Definition of coloratura in English:



mass noun
  • 1Elaborate ornamentation of a vocal melody, especially in operatic singing.

    ‘Penelope bursts into joyful cascades of coloratura’
    as modifier ‘a coloratura aria’
    • ‘Not only does she trill and sing accurate coloratura, she also gives a searing portrayal of Irene.’
    • ‘Although singing most of the time only mezzo forte, his pronunciation is good, his coloraturas flow weightlessly and his piano is clear and sure.’
    • ‘With her volleys of coloratura and seductive (yet false) warmth, she is a stunner.’
    • ‘In the mid 19th century the increase in the size of opera houses and concert halls meant that there was an increased emphasis on singers' power at the expense of agility and less emphasis on coloratura.’
    • ‘The brilliant coloratura, effortless vocal dynamics, and beautifully rounded tone brought Joan Sutherland to mind.’
    • ‘Her coloratura singing was often breathtaking!’
    • ‘The musical style is full of charming melodies and a lightness of touch, a predilection for woodwind, simple diatonic writing contrasted by more chromatic and coloratura writing for the heroic and virtuous characters.’
    • ‘She sings some of the most challenging coloraturas ever written and it must be stated that Slawitscheck has a wonderful voice able to master these difficult musical problems.’
    • ‘Some may be put off by the sheer ferocity of her coloratura and expressive devices, but I find them apt, thrilling, and awesomely accurate.’
    • ‘Their legacy is a series of low coloratura contralto roles which serve to add variety and depth to the operas.’
    • ‘Yet she must also be able to sing a delicate cantabile line (with beautiful pianissimos) and brilliant coloratura.’
    • ‘So, to me, this part is not just about coloratura acrobatics.’
    • ‘She may lack Bartoli's vocal virtuosity and sparkling stage personality, but her Angelina conveys its own quiet charm, and Rossini's florid coloratura writing never fazes her.’
    • ‘Giovanna's coloratura holds no terrors for her, and the assurance of her technique - every note is hit dead on - is matched only by her assured interpretation.’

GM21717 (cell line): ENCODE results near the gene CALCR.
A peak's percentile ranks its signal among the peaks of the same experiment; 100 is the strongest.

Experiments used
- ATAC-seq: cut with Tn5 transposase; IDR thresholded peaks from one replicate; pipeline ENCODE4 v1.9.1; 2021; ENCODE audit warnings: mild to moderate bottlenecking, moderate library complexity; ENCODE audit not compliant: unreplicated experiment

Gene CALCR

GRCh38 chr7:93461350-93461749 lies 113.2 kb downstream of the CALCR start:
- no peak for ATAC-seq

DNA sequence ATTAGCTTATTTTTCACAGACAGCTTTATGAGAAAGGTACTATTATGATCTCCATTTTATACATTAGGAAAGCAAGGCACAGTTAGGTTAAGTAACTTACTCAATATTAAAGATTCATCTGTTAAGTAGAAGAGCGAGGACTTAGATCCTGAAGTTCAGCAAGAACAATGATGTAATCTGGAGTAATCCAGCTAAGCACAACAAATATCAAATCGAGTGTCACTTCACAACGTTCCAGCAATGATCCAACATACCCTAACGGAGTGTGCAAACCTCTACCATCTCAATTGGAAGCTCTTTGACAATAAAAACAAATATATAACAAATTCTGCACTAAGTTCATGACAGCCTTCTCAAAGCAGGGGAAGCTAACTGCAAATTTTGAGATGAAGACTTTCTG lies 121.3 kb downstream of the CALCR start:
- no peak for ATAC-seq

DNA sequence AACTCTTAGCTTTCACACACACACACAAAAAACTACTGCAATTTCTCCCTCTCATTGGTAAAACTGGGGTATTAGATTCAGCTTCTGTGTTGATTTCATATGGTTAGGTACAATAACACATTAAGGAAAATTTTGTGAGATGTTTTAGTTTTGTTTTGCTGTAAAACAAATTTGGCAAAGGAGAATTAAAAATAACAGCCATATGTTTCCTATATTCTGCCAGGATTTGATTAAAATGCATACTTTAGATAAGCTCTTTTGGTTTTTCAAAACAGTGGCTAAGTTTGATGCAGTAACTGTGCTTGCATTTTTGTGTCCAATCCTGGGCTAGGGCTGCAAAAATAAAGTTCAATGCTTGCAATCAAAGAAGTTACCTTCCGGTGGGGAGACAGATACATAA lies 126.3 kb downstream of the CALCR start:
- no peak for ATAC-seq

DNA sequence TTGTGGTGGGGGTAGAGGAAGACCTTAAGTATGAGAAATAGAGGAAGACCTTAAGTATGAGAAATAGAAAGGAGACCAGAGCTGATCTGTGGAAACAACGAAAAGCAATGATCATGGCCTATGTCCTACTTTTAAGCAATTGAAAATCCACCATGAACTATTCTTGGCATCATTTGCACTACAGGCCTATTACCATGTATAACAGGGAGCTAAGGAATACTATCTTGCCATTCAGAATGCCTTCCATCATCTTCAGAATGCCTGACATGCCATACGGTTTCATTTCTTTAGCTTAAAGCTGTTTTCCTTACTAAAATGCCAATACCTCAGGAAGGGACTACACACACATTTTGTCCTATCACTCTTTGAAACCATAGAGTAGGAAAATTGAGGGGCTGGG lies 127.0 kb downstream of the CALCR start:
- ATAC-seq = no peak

• ‘John Pead, tenor, started our programme with two arias from Handel's Rodelinda, showing a considerable virtuosity, the first with elaborate coloratura, the second more melancholy and sustained.’
    • ‘Erna Berger was born in 1900 near Dresden, and by the time she was 30, she had made a name for herself in Germany singing light soprano and coloratura roles.’
    • ‘Thousands greeted Jenny Lind's arrival in New York Harbour but they expected to hear coloratura fireworks, not art songs of Mendelssohn.’
    • ‘At that audition I did not have any Baroque arias prepared so I sang my usual bel canto coloratura and he hired me on the spot.’
    • ‘The real vocal star is Katharine Goeldner as the knight Ruggiero, giving as spectacular a demonstration of mezzo-soprano coloratura virtuosity as you are likely to hear anywhere today.’
    • ‘You can't relax your brain even for a second, otherwise you will lose a lot of notes doing those fast coloraturas.’
    1. 1.1count noun A soprano skilled in coloratura singing.
      • ‘Already considered one of the most exciting performers in the new generation of lyric coloratura sopranos, Mary has played many of the world's most famous operatic heroines on many of the leading stages around the world.’
      • ‘My voice had only just changed, and though I was obviously a coloratura, my top left much to be desired.’
      • ‘After retiring as a dancer she turned to singing and began a new career as a coloratura soprano in Italy in 1938.’
      • ‘German coloratura soprano Erna Berger managed to avoid most of the controversy that surrounded some German musicians in the years during and immediately following World War Two.’
      • ‘Nevertheless, it is not just a speciality item either, and anyone with curiosity about this era of singing - or looking for a fairly unknown coloratura soprano to enjoy - should not hesitate to acquire this pair of inexpensive discs.’
      • ‘Anne-Marie Brownhill's Cosette was surprisingly mature and self-assured, and her voice had a depth of tone not often heard in coloratura sopranos.’
      • ‘The second movement challenges the soloist's control and virtuosity with sustained high notes that must ring out over the accompaniment, and with rapid figurations, like a coloratura soprano's vocal exercises.’
      • ‘Tenor Kei Fukui and coloratura soprano Yumika Watanabe delighted audiences with pieces from Rossini, Puccini and others.’
      • ‘A dumpy coloratura soprano, her voice was not even mediocre, it was preposterous.’
      • ‘Thomas had to produce a vehicle for the rather grand Swedish coloratura soprano Christine Nilsson.’
      • ‘I am sometimes surprised that coloratura sopranos ever want to sing this role, since the subtext of it is that what coloraturas do is mechanical: spin the crank and listen to the high notes!’
      • ‘Technically, she was a coloratura soprano, but her voice has none of the twittery or harsh qualities that one sometimes finds in French coloraturas.’
      • ‘The original Lucy was a coloratura soprano, but she withdrew from the production because she thought it was immoral.’
      • ‘I was pleased also to find two recordings by Toti Dal Monte, a great Italian coloratura who participated (with Gigli) in one of the finest recordings of Madama Butterfly.’
      • ‘Yet again prolific American composer Libby Larsen has occupied the operatic limelight - this time with a drama focussing on coloratura soprano Jenny Lind, once dubbed ‘The Swedish Nightingale’.’


Italian, literally ‘colouring’, from Latin colorare ‘to colour’.